AUSTRALIA'S most decorated Hockeyroo said yesterday that Coast product Jodie Schulz was destined to wear the green and gold at Olympic level long ago.
On the Coast to speak at Pacific Lutheran College, Nikki Hudson attributed Schulz's rise to the national team to a tireless dedication to her craft and earmarked the 24-year-old's drag flick as a key weapon in the Hockeyroos' London campaign.
The drag flick is a stroke used off a penalty corner, and Schulz has made it her own in recent years.
Hudson said: "I was fortunate enough to play a few years with Jodie and she is a great player.
"I could always see she had the potential to be a Hockeyroo, and she really knuckled down and became a great player.
"She is a great drag flicker and she's scoring a lot of goals off it, so she will certainly be a strength for them.
"From all reports she's been playing great hockey and you should all be very proud of her being from up here.
"She is very grounded and let's hope she can put a few in the back of the net."
Hudson, who won gold at the 2000 Sydney Olympics, said the Australian women would not be deterred by their pre-tournament loss to the Netherlands three days ago, and predicted it would be the Kookaburras who had the last laugh in London.
"Those girls are very resilient," she said.
"I'm confident they will do well. "They are a great team with a little bit of inexperience, but sometimes that can be a positive because you tend to not think too much into things.
"I have every confidence they can have success there - the men too. I think both teams will do us proud. I think the Kookaburras are definitely gold medal chances and the women, I'm confident they can do well."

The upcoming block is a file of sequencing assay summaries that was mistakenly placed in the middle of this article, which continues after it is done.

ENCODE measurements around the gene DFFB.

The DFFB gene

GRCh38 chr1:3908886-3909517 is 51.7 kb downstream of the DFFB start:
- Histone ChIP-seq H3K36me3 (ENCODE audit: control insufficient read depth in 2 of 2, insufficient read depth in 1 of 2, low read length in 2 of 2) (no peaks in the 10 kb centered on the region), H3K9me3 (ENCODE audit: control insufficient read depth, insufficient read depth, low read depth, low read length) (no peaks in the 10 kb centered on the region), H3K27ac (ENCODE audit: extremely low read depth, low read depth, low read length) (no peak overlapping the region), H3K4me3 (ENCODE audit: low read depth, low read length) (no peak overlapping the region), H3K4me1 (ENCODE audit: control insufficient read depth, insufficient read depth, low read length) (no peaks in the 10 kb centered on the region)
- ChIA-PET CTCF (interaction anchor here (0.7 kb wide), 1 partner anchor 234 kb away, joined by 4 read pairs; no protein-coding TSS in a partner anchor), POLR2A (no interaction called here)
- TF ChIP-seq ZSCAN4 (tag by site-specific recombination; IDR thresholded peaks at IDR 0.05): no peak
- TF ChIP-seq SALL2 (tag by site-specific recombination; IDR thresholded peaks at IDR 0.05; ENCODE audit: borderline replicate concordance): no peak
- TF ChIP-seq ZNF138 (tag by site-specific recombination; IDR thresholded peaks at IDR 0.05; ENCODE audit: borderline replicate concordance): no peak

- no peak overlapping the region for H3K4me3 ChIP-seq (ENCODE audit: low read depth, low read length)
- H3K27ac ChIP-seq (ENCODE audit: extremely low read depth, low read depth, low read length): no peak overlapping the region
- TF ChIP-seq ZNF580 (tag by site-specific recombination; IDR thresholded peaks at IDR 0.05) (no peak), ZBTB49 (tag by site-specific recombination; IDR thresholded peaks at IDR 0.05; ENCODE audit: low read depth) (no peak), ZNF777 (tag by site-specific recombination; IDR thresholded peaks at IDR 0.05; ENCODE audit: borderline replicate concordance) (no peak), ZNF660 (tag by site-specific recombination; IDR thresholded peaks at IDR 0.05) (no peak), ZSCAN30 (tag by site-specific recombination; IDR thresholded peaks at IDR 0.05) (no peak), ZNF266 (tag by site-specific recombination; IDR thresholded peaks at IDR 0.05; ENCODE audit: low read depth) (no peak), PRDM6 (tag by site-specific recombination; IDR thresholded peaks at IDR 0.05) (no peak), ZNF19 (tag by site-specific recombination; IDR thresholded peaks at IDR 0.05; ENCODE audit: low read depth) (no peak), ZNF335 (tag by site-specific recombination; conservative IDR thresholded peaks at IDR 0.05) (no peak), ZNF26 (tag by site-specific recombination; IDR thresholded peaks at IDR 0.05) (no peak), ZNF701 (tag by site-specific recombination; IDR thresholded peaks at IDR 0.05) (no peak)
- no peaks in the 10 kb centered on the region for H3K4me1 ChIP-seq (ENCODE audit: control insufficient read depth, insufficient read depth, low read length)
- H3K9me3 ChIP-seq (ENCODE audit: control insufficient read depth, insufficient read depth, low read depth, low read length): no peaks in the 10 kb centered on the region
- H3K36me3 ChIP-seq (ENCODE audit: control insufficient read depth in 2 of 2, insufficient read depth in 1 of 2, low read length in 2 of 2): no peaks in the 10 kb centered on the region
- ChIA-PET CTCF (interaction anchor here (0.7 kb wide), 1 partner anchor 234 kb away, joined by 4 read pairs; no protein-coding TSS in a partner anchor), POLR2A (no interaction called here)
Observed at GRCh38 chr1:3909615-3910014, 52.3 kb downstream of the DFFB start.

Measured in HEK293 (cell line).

A veteran of three Olympics and 303 international caps, Hudson knows what it takes to reach the pinnacle of the sport.
Hudson said it was the athletes not content just to be in London who would excel.
"Sometimes it's enough for some athletes just to go to an Olympics and they don't ever think they will go away and win," she said.
"But we were always of the belief that we were good enough. So being selected was the first step, then winning all the matches for the round games was the second and winning the gold medal was the third.
"You've just got to be prepared to step outside your comfort zone. You've made it that far - you might as well put in the extra effort to come away with the rewards."
With Olympic fever gripping the world, Hudson will spend the next two weeks glued to the television at her Gold Coast home, but she admits her former teammates will never be far from her mind.
"I'm happily retired now, but I'm really excited for the girls and what they are about to embark on," she said.
"I've felt it for the last three Olympics, so I know pretty well the steps they will be going through right now.
"I got home from work the other night and thought, 'What would the girls be doing now?' And I knew exactly where they would be."